Last updated on January 9th, 2023 at 02:54 pm
If you come across small amounts of mould in your home you may want to remove them yourself before they get any worse. Here are some of our tips for how to remove mould, and when to leave it to the professionals.
If at all possible, ask someone without a condition like aspergillosis to do it, so that you’re not putting yourself at any risk.
Before cleaning any mould, put on appropriate protective gear: goggles, rubber gloves and a face mask (read our guide to choosing a face mask here).
Only remove mould if it’s caused by an identified source of condensation (read our guide to finding the source of the damp here). Do not attempt to remove mould caused by sewage or contaminated water.
Only remove small amounts of mould (areas less than 1 metre squared).
If your mould problem is bigger than this, you should get it professionally cleaned.
Open all the windows in the room, but leave doors shut to prevent spores from spreading around your house.
Remove any growing moulds using an antifungal disinfectant or, if you cannot find an alternative, 10% household bleach is effective: Suggested guidelines and limitations here.
NOTE Disinfectants containing quaternary ammonium salts, bleach, alcohol & hydrogen peroxide have recently (2017 study on heavy occupational exposure) been implicated as a risk factor for increasing the incidence of COPD. We don’t yet know why it does this or if it is a hazard to domestic users, but assuming it is caused by the fumes released, ensure you clean in a well ventilated area and wear waterproof gloves to prevent skin contact. Cleaning products containing these chemicals are used very widely – if in any doubt check the list of chemicals contained in any product (bleach is often referred to as sodium hypochlorite). Quaternary ammonium salts go by several different chemical names so if in doubt check against the list published here under ‘antimicrobials’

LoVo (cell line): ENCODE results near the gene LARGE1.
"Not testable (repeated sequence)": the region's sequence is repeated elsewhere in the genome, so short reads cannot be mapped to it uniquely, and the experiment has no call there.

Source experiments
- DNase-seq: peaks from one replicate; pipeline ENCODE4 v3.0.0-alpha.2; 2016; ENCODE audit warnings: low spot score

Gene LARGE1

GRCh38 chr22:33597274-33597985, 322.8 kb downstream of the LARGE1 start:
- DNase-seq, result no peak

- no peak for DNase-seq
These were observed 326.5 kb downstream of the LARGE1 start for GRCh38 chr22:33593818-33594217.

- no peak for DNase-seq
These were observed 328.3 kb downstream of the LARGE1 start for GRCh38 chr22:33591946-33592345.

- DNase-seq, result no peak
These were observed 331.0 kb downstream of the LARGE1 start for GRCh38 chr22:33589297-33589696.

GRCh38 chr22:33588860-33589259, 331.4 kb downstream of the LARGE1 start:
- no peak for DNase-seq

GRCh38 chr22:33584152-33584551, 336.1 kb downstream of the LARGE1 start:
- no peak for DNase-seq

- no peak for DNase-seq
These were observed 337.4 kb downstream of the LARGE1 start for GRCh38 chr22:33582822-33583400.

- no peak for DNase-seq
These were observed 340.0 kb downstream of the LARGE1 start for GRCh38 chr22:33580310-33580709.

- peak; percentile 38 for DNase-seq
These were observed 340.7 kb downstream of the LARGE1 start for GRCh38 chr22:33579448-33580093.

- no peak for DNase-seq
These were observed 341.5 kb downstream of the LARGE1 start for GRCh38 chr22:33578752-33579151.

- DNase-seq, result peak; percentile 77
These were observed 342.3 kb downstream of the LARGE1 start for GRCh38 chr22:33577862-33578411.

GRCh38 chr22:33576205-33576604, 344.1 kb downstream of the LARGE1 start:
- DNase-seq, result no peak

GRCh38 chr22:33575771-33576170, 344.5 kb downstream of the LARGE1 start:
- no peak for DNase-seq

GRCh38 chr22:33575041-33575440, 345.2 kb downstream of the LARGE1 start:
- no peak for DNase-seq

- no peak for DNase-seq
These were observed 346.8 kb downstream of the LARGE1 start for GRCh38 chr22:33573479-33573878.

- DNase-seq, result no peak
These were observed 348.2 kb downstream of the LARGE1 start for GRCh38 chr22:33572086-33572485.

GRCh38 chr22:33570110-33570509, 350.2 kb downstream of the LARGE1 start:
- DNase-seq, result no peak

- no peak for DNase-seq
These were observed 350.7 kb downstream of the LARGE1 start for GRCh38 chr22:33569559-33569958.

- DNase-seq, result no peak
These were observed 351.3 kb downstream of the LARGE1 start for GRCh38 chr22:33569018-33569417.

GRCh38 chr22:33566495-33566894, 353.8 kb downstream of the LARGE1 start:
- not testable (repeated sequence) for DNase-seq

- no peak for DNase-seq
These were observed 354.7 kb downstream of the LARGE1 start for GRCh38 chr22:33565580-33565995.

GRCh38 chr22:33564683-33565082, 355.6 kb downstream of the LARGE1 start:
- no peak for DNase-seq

If you can’t find an alternative disinfectant and don’t want to use one of the irritant disinfectants listed above then you might follow guidelines suggested by the US EPA which suggest just using a simple detergent and thoroughly drying the wetted surfaces.
Surfaces (such as walls):
Fill a bucket with detergent diluted to the recommended strength and use a rag soaked in this mixture to carefully wipe the mould-covered surface. Be careful not to brush the surface as you may release mould spores.
Once you have removed the mould, wipe the surface with a dry cloth and throw both of these cloths away in a tied plastic bag.
Vacuum or wipe down all of the surfaces in the room.
Soft furnishings, clothes and soft toys:
Put them in a plastic bag and tie it shut.
Mouldy clothes should be dry cleaned and soft furnishings should be shampooed.
Taps and shower heads:
Take the shower head apart and remove any tap aerators – these are the perfect places for mould and bacteria to lurk!
Soak these in a mixture of detergent and water.
Give the rest of the shower heads and taps a wipe with a rag soaked in diluted detergent, and use a toothbrush to get up inside the taps.
Give the soaked shower and tap parts a wipe to remove any mould left on them and reattach them.